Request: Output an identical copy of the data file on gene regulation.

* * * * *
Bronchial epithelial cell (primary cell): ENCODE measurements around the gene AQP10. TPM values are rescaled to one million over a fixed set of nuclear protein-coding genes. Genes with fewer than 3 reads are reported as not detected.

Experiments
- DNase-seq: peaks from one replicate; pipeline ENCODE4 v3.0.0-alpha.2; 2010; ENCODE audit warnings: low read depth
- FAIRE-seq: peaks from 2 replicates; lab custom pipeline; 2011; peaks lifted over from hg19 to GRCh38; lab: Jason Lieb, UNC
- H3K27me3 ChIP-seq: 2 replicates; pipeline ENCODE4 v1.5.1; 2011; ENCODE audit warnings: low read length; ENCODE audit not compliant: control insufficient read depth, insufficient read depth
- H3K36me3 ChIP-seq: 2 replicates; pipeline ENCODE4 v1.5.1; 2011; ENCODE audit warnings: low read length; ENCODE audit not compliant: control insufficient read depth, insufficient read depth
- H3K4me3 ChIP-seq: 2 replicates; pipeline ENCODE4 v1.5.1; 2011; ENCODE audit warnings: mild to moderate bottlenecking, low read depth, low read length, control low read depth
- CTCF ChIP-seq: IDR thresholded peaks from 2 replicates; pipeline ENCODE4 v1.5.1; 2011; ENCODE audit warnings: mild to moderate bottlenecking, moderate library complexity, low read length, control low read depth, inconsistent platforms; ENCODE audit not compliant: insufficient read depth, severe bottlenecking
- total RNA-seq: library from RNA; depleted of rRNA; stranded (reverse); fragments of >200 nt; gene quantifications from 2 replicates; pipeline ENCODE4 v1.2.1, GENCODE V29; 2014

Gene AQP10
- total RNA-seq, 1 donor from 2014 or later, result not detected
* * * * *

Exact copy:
Bronchial epithelial cell (primary cell): ENCODE measurements around the gene AQP10. TPM values are rescaled to one million over a fixed set of nuclear protein-coding genes. Genes with fewer than 3 reads are reported as not detected.

Experiments
- DNase-seq: peaks from one replicate; pipeline ENCODE4 v3.0.0-alpha.2; 2010; ENCODE audit warnings: low read depth
- FAIRE-seq: peaks from 2 replicates; lab custom pipeline; 2011; peaks lifted over from hg19 to GRCh38; lab: Jason Lieb, UNC
- H3K27me3 ChIP-seq: 2 replicates; pipeline ENCODE4 v1.5.1; 2011; ENCODE audit warnings: low read length; ENCODE audit not compliant: control insufficient read depth, insufficient read depth
- H3K36me3 ChIP-seq: 2 replicates; pipeline ENCODE4 v1.5.1; 2011; ENCODE audit warnings: low read length; ENCODE audit not compliant: control insufficient read depth, insufficient read depth
- H3K4me3 ChIP-seq: 2 replicates; pipeline ENCODE4 v1.5.1; 2011; ENCODE audit warnings: mild to moderate bottlenecking, low read depth, low read length, control low read depth
- CTCF ChIP-seq: IDR thresholded peaks from 2 replicates; pipeline ENCODE4 v1.5.1; 2011; ENCODE audit warnings: mild to moderate bottlenecking, moderate library complexity, low read length, control low read depth, inconsistent platforms; ENCODE audit not compliant: insufficient read depth, severe bottlenecking
- total RNA-seq: library from RNA; depleted of rRNA; stranded (reverse); fragments of >200 nt; gene quantifications from 2 replicates; pipeline ENCODE4 v1.2.1, GENCODE V29; 2014

Gene AQP10
- total RNA-seq, 1 donor from 2014 or later, result not detected